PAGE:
I've been watching "Holmes on Homes" and "Tough as Nails" lately. The second one, in particular, seems packed with advice on how to run a business. Holmes, by contrast, points out what the weaker players are doing wrong.
Any thoughts? Real wisdom, or just prime-time pap?
Keep your eyes open for the newest Mike Holmes series "Holmes Inspection'. He goes in to a house after the home inspection has been done and has his crew fix what the inspectors missed.
It's in its first season here in Canada right now so it should be south of the border next year.
He has also started a home inspection service in two Canadian provinces. I am not sure if he is going to personally come with the crew and fix things if his "experienced, trained, reliable and fully independent professionals" screw up.
I think that "Tough as Nails" capitalizes upon a fairly small segment of the construction industry. It is very unrealistic to see any business in the industry today that can afford to focus upon the high quality that Cindy demands. While it is true that some customers may be willing to pay more for higher quality, the truth is that most of them don't have a clue. The "skin" of her finished product does indeed appear to exude perfection, but in paying attention to the items in the background, her demands aren't quite as far-reaching as the show has you believing. In a recent basement finishing episode, the CSST feeding a furnace looked so sloppy that I truly believe it was installed by Stevie Wonder.
Her show isn't really about construction. It is more about sensationalizing the fact that a woman runs a business in a traditionally male-only trade. I have nothing against this, but they go out of their way to focus upon her feminine side and her painfully unattractive daughter being her side-hand.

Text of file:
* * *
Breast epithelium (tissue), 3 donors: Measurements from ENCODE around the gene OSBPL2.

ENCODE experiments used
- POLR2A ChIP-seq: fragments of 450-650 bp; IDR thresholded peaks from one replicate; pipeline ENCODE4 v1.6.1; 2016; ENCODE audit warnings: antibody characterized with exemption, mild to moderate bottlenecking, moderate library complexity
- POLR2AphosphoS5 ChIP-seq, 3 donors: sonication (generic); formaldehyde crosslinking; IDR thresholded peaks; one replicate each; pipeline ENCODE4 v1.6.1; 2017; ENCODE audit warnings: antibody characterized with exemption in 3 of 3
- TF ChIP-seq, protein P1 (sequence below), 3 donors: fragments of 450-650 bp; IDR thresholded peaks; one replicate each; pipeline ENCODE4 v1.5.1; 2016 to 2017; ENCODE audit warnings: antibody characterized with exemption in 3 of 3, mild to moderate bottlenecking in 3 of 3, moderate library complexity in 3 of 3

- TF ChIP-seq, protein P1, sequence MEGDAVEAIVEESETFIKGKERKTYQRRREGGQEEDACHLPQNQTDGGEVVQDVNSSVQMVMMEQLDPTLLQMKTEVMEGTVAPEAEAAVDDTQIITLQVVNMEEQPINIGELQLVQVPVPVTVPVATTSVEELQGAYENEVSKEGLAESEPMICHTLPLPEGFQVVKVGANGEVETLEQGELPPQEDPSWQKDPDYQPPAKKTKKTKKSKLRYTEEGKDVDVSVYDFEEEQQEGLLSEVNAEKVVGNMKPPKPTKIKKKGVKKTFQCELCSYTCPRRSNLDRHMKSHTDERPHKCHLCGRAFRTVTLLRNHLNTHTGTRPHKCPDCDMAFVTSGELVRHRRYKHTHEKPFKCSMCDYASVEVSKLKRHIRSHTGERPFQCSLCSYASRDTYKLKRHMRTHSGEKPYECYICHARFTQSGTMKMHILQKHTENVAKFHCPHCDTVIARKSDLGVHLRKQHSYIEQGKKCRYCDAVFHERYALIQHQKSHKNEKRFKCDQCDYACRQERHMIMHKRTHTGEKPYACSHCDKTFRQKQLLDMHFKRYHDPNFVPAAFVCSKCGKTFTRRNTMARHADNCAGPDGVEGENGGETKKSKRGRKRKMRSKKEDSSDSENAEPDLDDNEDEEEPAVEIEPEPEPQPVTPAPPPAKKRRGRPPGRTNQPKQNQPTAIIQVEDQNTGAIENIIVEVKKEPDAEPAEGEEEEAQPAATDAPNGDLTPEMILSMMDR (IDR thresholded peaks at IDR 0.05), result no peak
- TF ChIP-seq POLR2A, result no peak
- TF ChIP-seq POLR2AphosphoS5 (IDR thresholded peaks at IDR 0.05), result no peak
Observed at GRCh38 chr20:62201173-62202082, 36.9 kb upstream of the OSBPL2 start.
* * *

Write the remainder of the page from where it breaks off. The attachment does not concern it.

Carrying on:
HGTV really does focus upon bringing women into what were male-only roles; from yard work to concrete foundations, they go out of their way to demonstrate that anyone can do it. Amy Matthews, DIY's informal spokesperson is always introduced as a "licensed contractor", again pushing the traditions envelope. Of course, these networks also focus upon putting men (well, people who look like males) into traditionally female roles such as interior design.
As for Mike Holmes, a similar issue remains. His projects are based upon an open check book. I'm sure that every contractor in every trade would love to provide a "picture-perfect" product. That is unheard of in construction today and has been so ever since we started building things.
Case in point: That orange sheet stuff that Mike insists upon with every tile floor. What is it? Would you even know it existed (or exists under your floor) if you hadn't specified it or saw it being installed?
His strategy of "Making it right" is a great idea, but nobody is willing to pay for anything more than basic code compliance. The only place you see big money being spent in construction is the $5,000.00 commercial kitchen ranges and $1,000.00 toilets. The stuff that you actually see.........